American Society of Cinematographers Reveals Feature Film Nominees
The American Society of Cinematographers (ASC) has announced nominations in the theatrical motion picture category of the 28th Annual ASC Awards for Outstanding Achievement. The nominees are:
· Sean Bobbitt, BSC for 12 Years a Slave
· Barry Ackroyd, BSC for Captain Phillips
· Philippe Le Sourd for The Grandmaster
· Emmanuel Lubezki, ASC, AMC for Gravity
· Bruno Delbonnel, ASC, AFC for Inside Llewyn Davis
· Phedon Papamichael, ASC for Nebraska
· Roger Deakins, ASC, BSC for Prisoners
The winner will be revealed at the awards ceremony on February 1, at the Hollywood & Highland Ray Dolby Ballroom.
“Our members believe these cinematographers have set the contemporary standard for artful, theatrical motion picture cinematography,” says ASC President Richard Crudo. “They have mastered a complex craft which contributes vitally to the storytelling process, and augments the intentions of everyone involved with the production.”
Dean Cundey, ASC; Eduardo Serra, AFC, ASC; and Richard Rawlings, Jr., ASC will be recognized by their peers during the 28th Annual American Society of Cinematographers (ASC) Outstanding Achievement Awards on February 1, 2014. Cundey will receive the ASC’s Lifetime Achievement Award; Serra will be presented with the International Achievement Award; and Rawlings will pick up the org’s Career Achievement in Television Award.
For information regarding the 28th ASC Awards for Outstanding Achievement in Cinematography visit www.theasc.com or call 323-969-4333.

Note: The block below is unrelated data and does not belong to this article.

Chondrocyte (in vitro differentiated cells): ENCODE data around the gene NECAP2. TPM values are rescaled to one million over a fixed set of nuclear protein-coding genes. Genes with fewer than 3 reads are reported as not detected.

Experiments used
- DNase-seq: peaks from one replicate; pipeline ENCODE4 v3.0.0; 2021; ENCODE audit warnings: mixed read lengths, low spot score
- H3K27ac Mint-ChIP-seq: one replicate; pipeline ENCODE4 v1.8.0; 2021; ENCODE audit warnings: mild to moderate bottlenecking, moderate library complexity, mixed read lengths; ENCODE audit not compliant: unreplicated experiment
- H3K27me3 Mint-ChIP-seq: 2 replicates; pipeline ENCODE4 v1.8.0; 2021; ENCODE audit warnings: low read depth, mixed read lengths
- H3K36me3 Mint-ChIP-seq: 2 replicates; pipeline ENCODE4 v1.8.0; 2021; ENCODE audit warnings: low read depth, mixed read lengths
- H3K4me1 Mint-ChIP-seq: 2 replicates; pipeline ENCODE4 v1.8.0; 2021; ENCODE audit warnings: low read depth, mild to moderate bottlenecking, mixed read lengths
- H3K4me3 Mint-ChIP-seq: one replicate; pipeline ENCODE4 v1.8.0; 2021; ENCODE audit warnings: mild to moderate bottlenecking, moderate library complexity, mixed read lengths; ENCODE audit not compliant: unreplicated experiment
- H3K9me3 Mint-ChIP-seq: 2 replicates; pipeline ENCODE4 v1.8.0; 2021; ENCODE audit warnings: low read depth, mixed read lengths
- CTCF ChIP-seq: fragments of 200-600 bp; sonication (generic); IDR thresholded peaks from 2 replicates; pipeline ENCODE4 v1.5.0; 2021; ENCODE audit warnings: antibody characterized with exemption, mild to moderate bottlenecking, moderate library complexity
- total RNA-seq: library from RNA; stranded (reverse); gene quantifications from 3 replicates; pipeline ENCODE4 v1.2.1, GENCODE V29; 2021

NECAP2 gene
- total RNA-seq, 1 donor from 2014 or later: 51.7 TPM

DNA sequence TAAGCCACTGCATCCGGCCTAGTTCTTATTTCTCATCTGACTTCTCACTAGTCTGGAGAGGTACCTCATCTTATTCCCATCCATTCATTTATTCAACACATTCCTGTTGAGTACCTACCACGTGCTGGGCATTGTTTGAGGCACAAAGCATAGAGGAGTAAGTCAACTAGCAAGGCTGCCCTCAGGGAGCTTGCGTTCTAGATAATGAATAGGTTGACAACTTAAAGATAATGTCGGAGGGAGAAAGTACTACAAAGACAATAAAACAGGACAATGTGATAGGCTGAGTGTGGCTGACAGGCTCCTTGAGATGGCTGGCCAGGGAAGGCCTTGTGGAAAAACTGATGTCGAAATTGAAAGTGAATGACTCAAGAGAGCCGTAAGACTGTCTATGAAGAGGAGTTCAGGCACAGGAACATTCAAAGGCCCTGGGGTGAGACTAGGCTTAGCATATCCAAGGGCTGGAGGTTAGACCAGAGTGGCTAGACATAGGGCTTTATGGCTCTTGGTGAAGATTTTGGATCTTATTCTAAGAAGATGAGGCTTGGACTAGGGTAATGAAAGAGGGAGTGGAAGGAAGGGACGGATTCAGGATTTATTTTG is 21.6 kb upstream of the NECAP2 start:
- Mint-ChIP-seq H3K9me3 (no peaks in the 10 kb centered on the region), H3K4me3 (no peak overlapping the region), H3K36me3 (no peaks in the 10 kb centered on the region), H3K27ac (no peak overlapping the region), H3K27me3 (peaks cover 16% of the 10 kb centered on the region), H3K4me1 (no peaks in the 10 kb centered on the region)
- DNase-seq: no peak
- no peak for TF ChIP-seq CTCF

Here’s a hot Sundance tip: if you’re at Sundance this weekend, be sure to stop by Dolly’s Bookstore, 510 Main Street in Park City on Saturday at 4:30pm. Jacek Laskus, ASC, PSC will be on hand to present and sign copies of his new book, Hollywood.pl. The book is filled with astonishing photographs taken by Jacek, and interviews by Angnieszka Niezgoda. The subjects are 23 Polish filmmakers who emigrated and found success in the film industry. Each subject looks back on the unique path he or she followed from Poland to the silver screen, with great tales of adventure in the movie biz. It’s a fascinating glimpse of Poland’s outsized contribution to Hollywood and world cinema. - See more at: http://www.theasc.com/asc_blog/parallax-view/#sthash.ANodfuB4.dpuf
Hollywood's War with Poland, 1939-1945
During World War II, Hollywood studios supported the war effort by making patriotic movies designed to raise the nation's morale. They often portrayed the combatants in very simple terms: Americans and their allies were heroes, and everyone else was a villain. Norway, France, Czechoslovakia, and England were all good because they had been invaded or victimized by Nazi Germany. Poland, however, was represented in a negative light in numerous movies. In Hollywood's War with Poland, 1939-1945, M. B. B. Biskupski draws on a close study of prewar and wartime films such as To Be or Not to Be (1942), In Our Time (1944), and None Shall Escape (1944). He researched memoirs, letters, diaries, and memoranda written by screenwriters, directors, studio heads, and actors to explore the negative portrayal of Poland during World War II. Biskupski also examines the political climate that influenced Hollywood films.